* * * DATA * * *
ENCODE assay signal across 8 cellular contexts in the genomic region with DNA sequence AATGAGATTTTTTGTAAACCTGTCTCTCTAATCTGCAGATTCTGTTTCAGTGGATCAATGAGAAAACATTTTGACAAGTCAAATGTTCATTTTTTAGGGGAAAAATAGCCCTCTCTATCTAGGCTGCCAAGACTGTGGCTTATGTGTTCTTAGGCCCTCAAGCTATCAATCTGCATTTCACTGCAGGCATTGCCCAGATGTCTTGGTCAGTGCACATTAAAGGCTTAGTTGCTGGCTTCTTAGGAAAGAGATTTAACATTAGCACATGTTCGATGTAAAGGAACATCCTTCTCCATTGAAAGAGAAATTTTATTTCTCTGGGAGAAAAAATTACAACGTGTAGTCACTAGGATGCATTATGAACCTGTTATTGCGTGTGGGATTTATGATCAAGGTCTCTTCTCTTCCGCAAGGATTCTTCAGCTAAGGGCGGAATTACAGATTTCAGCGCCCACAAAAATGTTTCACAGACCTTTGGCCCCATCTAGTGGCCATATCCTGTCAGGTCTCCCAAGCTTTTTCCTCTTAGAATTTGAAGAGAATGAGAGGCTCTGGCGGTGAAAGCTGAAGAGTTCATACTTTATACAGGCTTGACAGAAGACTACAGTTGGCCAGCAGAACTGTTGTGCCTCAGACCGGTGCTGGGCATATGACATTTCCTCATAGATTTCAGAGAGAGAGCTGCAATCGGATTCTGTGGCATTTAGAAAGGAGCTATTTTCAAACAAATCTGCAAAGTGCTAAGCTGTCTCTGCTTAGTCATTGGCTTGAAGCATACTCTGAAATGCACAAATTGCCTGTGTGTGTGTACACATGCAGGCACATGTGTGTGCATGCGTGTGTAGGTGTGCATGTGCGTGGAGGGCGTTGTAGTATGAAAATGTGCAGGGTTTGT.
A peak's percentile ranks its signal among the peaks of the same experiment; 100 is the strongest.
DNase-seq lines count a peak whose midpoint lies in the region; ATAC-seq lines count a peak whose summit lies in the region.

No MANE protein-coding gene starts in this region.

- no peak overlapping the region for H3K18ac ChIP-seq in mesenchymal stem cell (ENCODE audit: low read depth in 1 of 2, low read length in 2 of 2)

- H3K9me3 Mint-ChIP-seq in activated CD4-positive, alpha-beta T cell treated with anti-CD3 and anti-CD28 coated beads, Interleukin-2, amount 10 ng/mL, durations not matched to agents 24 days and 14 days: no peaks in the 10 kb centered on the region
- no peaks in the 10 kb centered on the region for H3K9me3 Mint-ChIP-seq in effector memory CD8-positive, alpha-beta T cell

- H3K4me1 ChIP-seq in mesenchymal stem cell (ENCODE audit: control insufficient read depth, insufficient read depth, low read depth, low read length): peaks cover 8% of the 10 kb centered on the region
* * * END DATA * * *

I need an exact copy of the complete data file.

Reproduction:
ENCODE assay signal across 8 cellular contexts in the genomic region with DNA sequence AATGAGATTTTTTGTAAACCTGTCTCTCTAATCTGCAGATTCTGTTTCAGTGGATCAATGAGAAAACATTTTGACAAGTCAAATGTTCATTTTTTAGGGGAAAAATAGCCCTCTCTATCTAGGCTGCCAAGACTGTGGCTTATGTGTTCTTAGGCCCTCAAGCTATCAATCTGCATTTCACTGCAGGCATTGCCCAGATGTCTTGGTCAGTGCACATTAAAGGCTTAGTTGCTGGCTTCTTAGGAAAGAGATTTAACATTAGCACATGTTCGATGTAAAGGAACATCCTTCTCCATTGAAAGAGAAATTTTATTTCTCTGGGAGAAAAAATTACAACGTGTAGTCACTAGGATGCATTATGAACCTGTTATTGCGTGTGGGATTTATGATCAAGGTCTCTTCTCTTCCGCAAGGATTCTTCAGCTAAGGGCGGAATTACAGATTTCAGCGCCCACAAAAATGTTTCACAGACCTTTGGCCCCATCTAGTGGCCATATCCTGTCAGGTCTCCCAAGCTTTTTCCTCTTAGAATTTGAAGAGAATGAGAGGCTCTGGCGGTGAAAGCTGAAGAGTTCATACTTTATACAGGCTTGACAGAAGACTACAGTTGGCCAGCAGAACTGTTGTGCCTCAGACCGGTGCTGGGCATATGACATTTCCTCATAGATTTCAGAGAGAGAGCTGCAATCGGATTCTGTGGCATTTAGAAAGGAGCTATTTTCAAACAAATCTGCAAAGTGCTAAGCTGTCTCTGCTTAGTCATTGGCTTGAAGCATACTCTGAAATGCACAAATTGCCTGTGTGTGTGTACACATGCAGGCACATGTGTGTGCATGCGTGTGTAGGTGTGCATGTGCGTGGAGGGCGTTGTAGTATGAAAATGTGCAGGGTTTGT.
A peak's percentile ranks its signal among the peaks of the same experiment; 100 is the strongest.
DNase-seq lines count a peak whose midpoint lies in the region; ATAC-seq lines count a peak whose summit lies in the region.

No MANE protein-coding gene starts in this region.

- no peak overlapping the region for H3K18ac ChIP-seq in mesenchymal stem cell (ENCODE audit: low read depth in 1 of 2, low read length in 2 of 2)

- H3K9me3 Mint-ChIP-seq in activated CD4-positive, alpha-beta T cell treated with anti-CD3 and anti-CD28 coated beads, Interleukin-2, amount 10 ng/mL, durations not matched to agents 24 days and 14 days: no peaks in the 10 kb centered on the region
- no peaks in the 10 kb centered on the region for H3K9me3 Mint-ChIP-seq in effector memory CD8-positive, alpha-beta T cell

- H3K4me1 ChIP-seq in mesenchymal stem cell (ENCODE audit: control insufficient read depth, insufficient read depth, low read depth, low read length): peaks cover 8% of the 10 kb centered on the region